|Venue: Stade de France, Paris Date: Saturday, 20 March Kick-off: 20:00 GMT|
|Coverage: Live on BBC One, BBC Radio Wales, BBC Radio Cymru, 5 Live, BBC Sounds, BBC Sport website and app, S4C|
|Highlights: Scrum V, Sunday, BBC Two Wales, 21 March, from 19:00 GMT and later on demand|
It is the telling statistic that demonstrates the longevity and success of Wales captain Alun Wyn Jones.
If the 35-year-old leads his country to victory against France in Paris on Saturday night, he will become the first Welshman to win four Six Nations Grand Slams, as many as England and Ireland have managed combined in the expanded era.
So having been part of the unbeaten sides of 2008, 2012 and 2019, Jones could join the greats of the Five/Six Nations.
England trio Ronald Cove-Smith, Dave Davies and Cyril Lowe set the standards with triumphs in 1913, 1914, 1921 and 1923.
England prop Jason Leonard was part of the 1991, 1992, 1995 and 2003 sides before France duo Olivier Magne and Fabien Pelous celebrated clean sweeps in 1997, 1998, 2002 and 2004.
That Anglo-French trio straddled Five and Six Nations tournaments while Jones would become the first player to secure a quartet of Grand Slams since 2000, when the competition was expanded with Italy’s introduction.
Jones is also deeply respected outside his homeland. Magne, now 47, was a rampaging and fearsome open-side flanker in the typical French style during his 89-cap career.
Magne won four Grand Slams over seven years, whereas Jones’ achievement would be between 2008 and 2021.
“For us in France he is like Superman,” said Magne.
“He has played so many times for his country and is still one of the best. He is not here because he is a legend. He is here because he is a great player and Wales need him.
“You recognise a real champion can stay at this level for a long time and have the humility to do it again every season.”
Magne hopes Jones will land a fourth Grand Slam but doubts it will come this year.
“I would love to see Jones make the four Grand Slams – it would be fantastic,” added Magne.
“I am not against Wales, I am just saying I think France are better than Wales at the moment. It will be very difficult for Wales to beat France in Stade de France.”
If Wales don’t win on Saturday, Jones will remain in Wales’ three Grand Slams club with the likes of Ryan Jones, Adam Jones, Gethin Jenkins, JPR Williams, Gerald Davies and Gareth Edwards.
Johnnie Williams, Billy Trew, Dickie Owen, George Travers, Jim Webb and Tom Evans were the trailblazers with success in 1908, 1909 and 1911.
Former Wales captain Ryan Jones says a fourth triumph would be a “wonderful accolade” for his long-time team-mate.
“Part of me might not want him to do it because I quite like the unique club I am in now with him,” he says.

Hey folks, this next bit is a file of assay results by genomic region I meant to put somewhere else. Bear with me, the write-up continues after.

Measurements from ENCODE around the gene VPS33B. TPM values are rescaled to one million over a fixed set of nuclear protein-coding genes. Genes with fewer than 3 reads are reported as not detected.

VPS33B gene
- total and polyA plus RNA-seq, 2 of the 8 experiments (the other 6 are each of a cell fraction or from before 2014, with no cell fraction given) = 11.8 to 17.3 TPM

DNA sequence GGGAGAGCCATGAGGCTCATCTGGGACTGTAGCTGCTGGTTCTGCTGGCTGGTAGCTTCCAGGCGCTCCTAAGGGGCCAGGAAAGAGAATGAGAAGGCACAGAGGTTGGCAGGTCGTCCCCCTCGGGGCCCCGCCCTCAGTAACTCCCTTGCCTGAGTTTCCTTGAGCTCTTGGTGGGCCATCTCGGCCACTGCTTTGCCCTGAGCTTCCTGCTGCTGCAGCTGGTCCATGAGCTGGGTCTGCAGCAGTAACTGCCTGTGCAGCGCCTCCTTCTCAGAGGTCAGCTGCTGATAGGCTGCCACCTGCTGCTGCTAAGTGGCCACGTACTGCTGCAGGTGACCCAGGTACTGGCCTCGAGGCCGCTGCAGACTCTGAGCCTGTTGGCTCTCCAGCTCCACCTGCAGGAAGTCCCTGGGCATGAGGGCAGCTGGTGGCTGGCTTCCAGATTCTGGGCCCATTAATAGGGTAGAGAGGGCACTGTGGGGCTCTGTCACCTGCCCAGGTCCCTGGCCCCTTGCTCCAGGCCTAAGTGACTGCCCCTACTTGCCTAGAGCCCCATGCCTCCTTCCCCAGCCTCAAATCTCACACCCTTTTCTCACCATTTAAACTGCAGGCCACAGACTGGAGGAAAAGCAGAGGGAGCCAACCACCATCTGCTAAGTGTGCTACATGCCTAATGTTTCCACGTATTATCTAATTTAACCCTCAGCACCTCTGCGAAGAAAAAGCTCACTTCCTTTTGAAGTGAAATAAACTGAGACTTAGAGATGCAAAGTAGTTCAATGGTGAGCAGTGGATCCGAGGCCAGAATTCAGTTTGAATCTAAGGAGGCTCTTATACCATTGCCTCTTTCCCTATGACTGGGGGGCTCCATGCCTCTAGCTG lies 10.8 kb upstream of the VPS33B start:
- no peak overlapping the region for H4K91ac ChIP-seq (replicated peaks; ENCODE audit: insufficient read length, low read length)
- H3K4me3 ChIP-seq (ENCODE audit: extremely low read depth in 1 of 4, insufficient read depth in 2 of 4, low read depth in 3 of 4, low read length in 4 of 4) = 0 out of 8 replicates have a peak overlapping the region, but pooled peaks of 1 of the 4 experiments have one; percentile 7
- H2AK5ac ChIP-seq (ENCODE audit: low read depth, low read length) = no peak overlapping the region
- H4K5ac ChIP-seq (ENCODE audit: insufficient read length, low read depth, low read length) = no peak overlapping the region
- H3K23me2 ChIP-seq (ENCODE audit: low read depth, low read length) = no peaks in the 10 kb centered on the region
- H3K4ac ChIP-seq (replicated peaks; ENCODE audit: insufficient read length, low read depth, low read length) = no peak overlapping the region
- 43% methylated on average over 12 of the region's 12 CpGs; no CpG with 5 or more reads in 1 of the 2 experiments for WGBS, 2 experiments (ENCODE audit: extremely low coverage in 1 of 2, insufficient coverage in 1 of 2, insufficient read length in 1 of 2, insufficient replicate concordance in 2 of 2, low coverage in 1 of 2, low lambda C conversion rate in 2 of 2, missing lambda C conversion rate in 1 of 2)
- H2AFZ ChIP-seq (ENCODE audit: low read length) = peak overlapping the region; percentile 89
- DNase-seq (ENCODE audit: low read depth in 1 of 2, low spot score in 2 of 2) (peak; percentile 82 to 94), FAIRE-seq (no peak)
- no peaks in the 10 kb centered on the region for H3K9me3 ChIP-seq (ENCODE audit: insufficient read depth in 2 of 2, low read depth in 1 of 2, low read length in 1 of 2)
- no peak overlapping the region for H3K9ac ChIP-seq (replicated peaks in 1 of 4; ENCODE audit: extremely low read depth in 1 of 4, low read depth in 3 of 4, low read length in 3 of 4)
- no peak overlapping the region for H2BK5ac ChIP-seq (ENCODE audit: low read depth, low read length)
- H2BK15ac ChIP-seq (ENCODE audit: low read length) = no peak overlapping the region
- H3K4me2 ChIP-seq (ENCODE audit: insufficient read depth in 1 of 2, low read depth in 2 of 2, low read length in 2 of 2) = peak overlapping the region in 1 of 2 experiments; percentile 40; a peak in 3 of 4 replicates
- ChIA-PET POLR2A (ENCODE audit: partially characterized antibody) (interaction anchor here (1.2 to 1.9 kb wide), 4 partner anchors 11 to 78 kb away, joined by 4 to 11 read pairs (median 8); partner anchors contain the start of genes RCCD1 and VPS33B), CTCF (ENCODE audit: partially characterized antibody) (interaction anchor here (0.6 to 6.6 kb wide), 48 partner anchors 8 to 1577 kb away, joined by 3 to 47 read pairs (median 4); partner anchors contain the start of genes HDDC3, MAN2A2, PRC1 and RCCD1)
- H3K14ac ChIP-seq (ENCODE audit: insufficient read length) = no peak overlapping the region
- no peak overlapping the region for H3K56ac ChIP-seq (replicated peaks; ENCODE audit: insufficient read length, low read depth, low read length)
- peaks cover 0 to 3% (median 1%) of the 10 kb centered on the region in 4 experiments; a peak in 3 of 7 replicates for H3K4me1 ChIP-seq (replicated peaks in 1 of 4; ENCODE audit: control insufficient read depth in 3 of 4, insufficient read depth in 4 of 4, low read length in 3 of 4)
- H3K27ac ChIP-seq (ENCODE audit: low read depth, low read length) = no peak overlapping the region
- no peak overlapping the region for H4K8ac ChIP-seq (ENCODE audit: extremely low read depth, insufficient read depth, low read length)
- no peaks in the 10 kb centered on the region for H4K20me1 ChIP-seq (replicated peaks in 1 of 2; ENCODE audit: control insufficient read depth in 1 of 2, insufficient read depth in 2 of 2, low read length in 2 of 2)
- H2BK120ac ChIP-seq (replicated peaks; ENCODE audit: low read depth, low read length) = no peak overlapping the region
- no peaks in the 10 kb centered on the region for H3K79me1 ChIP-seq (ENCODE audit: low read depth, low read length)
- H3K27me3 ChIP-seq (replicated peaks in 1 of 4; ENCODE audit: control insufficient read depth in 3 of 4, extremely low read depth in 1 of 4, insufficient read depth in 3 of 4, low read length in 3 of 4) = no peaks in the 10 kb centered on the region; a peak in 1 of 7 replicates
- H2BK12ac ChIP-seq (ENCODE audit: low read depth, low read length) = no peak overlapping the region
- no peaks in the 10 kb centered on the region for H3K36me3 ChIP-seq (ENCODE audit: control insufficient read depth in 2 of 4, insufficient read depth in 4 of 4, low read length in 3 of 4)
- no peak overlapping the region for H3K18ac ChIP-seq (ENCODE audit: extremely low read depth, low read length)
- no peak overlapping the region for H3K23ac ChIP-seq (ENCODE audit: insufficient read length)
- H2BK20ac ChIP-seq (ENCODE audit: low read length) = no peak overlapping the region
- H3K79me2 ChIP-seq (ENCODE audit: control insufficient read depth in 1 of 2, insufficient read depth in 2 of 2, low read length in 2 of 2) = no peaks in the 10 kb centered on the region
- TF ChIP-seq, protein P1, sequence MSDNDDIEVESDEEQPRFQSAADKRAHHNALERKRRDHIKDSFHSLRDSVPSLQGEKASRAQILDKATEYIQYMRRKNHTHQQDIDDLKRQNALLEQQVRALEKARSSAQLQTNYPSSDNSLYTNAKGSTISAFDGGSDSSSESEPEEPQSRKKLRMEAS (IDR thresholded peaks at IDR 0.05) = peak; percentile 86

“Joking aside, if anybody deserves it, it is Alun Wyn Jones. He is going to finish his career as the most decorated Welsh rugby player of all time and rightfully so.”
Alun Wyn Jones is revered in Wales, and his mere presence has an effect on his team-mates, says former Wales fly-half James Hook.
“He reminds me of when you are in school when a headmaster walks into the room and you are just aware he is there,” Hook told the Rugby Union Weekly podcast.
“He just has that influence on the players. He is a great athlete and the way he manages his body, it’s ridiculous that his first cap was in 2006 and he is still going strong in 2021.”
Jones is already the world Test record holder with 156 international caps, including nine for the British and Irish Lions, and will make his 148th Wales appearance on Saturday.
His Wales caps alone put him level with former New Zealand captain Richie McCaw, the second-most capped player of all time, but Jones has little time for personal accolades and a fourth Grand Slam would be no exception.
“There is potential for it to be the first one with [Wales head coach] Wayne [Pivac] and I think that’s the focus,” said Jones.
“I refuse to turn the game into a numbers game. Any records don’t belong to the individual but to the game itself.”
It remains uncertain whether the Wales skipper will carry on playing after his current contract expires this summer.
One thing missing from his bulging CV is being chosen as a tour captain for the British and Irish Lions, although he did lead the tourists in their series-winning third Test against Australia in 2013, and also against the Crusaders on the 2017 tour of New Zealand.
Former England wing Ugo Monye, a Lion in 2009, believes a Wales triumph in Paris would cement Jones’ position as the likely Lions leader against South Africa this summer.
“He is my captain at the moment, he has got to be,” Monye told the Rugby Union Weekly Podcast.
“It’s a rite of passage; if you win the Grand Slam you are the captain, and he has already played nine Lions Tests on the bounce.”
One accolade at a time though this weekend.